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This article was published 20/8/2013 (1101 days ago), so information in it may no longer be current.
When Geoff Archambault and Curtis Wyatt were looking to screen an outdoor movie in Transcona, picking a film wasn’t all that difficult.
On Aug. 15, Archambault, a Century 21 realtor who partners with wife Regan, and Wyatt of Wyatt Dowling Insurance Brokers, showed the 2011 movie Beethoven’s Christmas Adventure, the bulk of which was shot in the neighbourhood. Families brought lawn chairs and filled Transcona Centennial Square to come see the movie. Attendees also enjoyed free popcorn and candy canes.
"We were thinking about what movie to show, and Beethoven’s Christmas (Adventure), it’s a perfect fit," Archambault said. "It’s a Christmas movie in August, but looking at the crowd, it’s the right movie."
The film is the latest in a long line of sequels telling the story of a heroic St. Bernard who must help recover Santa’s bag of toys after it finds its way into the hands of crooks.
Two local residents got the opportunity to look for themselves on the big screen. Siblings Ben and Jolene Galagan worked as extras on the movie for a day, and were looking forward to re-watching the movie to try to spot themselves.
The pair was on-set for one day to film a tobogganing scene at a local snow hill.
Jolene, 10, said she was looking forward to trying to find the scene during the movie.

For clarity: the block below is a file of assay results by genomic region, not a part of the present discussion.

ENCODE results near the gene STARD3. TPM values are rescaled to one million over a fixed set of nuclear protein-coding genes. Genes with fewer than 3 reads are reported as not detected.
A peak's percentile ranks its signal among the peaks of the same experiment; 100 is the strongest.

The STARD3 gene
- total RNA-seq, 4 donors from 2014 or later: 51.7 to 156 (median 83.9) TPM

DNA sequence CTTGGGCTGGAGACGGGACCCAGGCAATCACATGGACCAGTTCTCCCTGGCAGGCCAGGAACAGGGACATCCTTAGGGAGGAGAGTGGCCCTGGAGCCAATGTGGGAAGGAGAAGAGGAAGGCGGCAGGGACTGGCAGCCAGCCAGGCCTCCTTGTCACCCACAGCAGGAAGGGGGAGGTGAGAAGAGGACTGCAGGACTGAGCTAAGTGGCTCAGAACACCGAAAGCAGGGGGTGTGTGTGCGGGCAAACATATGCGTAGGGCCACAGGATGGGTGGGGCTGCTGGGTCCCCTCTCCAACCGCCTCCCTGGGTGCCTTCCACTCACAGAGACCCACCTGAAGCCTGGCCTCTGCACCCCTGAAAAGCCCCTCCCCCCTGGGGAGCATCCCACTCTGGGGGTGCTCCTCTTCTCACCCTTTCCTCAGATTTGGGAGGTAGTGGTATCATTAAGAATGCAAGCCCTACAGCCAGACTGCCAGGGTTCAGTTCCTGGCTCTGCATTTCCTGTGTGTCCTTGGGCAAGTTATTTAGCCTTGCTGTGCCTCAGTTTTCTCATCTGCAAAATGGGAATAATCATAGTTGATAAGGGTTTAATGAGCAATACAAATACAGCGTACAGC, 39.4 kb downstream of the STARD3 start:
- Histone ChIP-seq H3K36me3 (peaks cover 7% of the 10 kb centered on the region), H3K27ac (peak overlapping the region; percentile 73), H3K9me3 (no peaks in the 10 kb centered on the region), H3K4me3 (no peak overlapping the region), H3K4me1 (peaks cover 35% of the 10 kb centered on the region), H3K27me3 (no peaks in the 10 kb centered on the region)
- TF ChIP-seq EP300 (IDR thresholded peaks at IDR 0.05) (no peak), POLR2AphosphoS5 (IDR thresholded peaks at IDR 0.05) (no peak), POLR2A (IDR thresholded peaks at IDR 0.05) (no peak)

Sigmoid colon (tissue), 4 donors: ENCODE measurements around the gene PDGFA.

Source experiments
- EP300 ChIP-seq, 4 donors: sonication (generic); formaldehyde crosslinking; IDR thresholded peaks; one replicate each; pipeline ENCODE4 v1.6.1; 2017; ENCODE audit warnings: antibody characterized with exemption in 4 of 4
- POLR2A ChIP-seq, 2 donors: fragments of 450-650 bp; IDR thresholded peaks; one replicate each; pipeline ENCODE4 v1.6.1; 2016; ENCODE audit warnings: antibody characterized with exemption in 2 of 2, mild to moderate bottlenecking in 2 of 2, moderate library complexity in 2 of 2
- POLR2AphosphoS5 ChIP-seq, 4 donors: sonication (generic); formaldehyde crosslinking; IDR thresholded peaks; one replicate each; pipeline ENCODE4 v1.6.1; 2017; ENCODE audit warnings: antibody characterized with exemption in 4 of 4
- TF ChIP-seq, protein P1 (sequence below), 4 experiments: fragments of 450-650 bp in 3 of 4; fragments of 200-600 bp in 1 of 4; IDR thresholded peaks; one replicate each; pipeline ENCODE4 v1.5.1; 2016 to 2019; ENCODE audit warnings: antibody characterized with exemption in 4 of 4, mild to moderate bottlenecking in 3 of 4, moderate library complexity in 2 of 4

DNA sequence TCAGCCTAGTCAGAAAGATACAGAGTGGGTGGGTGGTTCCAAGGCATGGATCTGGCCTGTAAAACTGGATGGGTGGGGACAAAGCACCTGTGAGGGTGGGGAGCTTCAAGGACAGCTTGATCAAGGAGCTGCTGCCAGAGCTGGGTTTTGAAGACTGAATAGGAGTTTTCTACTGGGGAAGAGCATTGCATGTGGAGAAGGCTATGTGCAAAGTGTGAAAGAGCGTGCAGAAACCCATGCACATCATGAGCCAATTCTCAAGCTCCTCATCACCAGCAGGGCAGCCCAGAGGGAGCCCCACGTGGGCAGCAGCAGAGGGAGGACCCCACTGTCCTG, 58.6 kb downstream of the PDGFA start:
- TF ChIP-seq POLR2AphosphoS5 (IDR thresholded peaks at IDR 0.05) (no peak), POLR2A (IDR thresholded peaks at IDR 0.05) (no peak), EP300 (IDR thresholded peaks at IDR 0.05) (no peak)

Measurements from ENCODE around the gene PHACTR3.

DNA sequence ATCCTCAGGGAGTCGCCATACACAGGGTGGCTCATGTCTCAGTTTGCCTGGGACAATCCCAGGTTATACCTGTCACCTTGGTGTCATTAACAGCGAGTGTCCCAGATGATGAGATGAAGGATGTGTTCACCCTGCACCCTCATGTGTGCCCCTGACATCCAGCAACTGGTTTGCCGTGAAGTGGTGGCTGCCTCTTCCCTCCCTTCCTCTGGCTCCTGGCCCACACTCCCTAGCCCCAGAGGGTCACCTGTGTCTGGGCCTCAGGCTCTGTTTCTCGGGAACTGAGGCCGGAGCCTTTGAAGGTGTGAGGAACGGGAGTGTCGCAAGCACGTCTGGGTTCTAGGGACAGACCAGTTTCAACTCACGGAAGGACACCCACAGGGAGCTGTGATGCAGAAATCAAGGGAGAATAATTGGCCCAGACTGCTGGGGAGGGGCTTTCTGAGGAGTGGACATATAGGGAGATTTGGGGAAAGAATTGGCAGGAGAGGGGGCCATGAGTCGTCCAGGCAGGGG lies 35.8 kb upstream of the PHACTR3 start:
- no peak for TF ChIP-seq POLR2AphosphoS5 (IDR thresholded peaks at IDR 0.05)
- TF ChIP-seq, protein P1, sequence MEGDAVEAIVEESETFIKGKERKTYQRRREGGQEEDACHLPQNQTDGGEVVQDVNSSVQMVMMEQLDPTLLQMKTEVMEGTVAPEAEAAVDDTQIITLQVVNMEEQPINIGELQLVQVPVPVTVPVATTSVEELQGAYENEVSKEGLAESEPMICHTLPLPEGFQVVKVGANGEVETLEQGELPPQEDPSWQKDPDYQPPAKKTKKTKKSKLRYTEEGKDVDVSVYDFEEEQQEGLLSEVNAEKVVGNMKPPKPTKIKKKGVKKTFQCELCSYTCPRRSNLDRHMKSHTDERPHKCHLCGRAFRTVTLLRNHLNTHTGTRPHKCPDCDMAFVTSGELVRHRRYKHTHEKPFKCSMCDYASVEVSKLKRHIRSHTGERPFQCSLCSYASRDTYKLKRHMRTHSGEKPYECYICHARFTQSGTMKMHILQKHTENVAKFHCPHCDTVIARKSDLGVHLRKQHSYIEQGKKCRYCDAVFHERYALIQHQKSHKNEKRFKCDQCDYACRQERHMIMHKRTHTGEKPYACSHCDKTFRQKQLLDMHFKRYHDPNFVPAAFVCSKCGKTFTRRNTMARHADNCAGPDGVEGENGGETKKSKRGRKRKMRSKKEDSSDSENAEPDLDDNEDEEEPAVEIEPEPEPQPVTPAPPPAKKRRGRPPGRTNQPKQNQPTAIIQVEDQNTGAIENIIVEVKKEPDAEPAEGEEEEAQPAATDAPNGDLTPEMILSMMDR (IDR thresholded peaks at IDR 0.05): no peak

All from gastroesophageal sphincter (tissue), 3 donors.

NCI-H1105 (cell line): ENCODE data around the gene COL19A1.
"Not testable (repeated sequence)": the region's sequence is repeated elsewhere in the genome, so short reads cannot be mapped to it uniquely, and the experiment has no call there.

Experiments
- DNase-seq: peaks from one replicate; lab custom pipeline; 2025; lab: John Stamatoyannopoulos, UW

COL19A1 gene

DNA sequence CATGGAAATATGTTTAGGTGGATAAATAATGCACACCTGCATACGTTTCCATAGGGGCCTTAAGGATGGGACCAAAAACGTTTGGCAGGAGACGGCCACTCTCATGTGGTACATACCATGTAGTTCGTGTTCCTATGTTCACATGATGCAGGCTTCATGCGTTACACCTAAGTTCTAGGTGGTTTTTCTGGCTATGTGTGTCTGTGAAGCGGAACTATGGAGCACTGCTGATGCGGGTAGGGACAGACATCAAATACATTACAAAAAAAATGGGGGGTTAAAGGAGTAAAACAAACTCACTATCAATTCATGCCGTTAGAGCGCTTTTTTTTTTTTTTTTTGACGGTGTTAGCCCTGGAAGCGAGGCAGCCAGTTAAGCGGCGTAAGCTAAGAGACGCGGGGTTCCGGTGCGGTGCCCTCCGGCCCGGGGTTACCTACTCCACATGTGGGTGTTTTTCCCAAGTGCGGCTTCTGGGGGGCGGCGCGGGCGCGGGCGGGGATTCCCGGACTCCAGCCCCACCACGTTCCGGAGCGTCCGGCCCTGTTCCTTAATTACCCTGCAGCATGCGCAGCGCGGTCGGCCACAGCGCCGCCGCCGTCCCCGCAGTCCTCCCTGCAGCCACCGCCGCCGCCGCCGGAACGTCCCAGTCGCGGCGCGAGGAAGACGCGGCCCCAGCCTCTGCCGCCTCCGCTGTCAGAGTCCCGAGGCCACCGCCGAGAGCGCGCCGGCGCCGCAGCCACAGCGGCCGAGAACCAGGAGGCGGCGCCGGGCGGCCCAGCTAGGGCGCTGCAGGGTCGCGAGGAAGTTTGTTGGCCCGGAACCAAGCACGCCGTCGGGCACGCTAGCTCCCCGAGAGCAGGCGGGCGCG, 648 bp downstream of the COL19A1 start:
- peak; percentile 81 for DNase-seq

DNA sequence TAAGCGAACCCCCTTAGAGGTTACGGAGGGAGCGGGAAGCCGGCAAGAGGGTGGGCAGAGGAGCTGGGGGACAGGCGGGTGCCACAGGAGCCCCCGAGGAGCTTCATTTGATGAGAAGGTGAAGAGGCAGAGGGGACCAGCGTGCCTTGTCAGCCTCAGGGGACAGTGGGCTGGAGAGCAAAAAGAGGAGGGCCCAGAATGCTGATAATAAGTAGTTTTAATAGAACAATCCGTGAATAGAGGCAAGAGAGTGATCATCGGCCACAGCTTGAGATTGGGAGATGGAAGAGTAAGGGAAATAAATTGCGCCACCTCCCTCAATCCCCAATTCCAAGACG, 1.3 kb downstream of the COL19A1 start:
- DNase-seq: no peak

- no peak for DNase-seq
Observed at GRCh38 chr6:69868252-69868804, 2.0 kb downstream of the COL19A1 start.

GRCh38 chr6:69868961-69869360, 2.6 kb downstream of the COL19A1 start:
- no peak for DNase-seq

"I’ll be excited," she said, noting her best friend, parents, and grandparents were in attendance to watch the movie as well.
Ben, 14, said while the extra experience can be tedious — the actors spent much of the day huddled in a room — it was worthwhile in the end.
"It’s a pretty good thing, being an extra, because you make pretty good money," he said.
Meanwhile, NVR Construction project co-ordinator Rick Purling also got a little taste of Hollywood. The company was getting set to move into its second-floor offices at 119 Regent Ave. W. when it was approached by the filmmakers. The company agreed to let the space, which rests above L’Arche Tova Café, be transformed into a toy store for approximately two weeks.
"It was a good way for us to help out in Transcona," said Purling, who hadn’t seen the movie but noted his daughters had. "It’ll be interesting to see our building on the big screen."
The free movie screenings have been taking place across Winnipeg for the past three summers. The screen was a rental for the first year, but the Archambaults decided to purchase one after that. They’ve held eight screenings so far this year.
Archambault said though they’ve attempted to bring movies to those who have asked for them at no charge up to this point, next year they will ask for a donation to the Rotary Club of Winnipeg East A.M.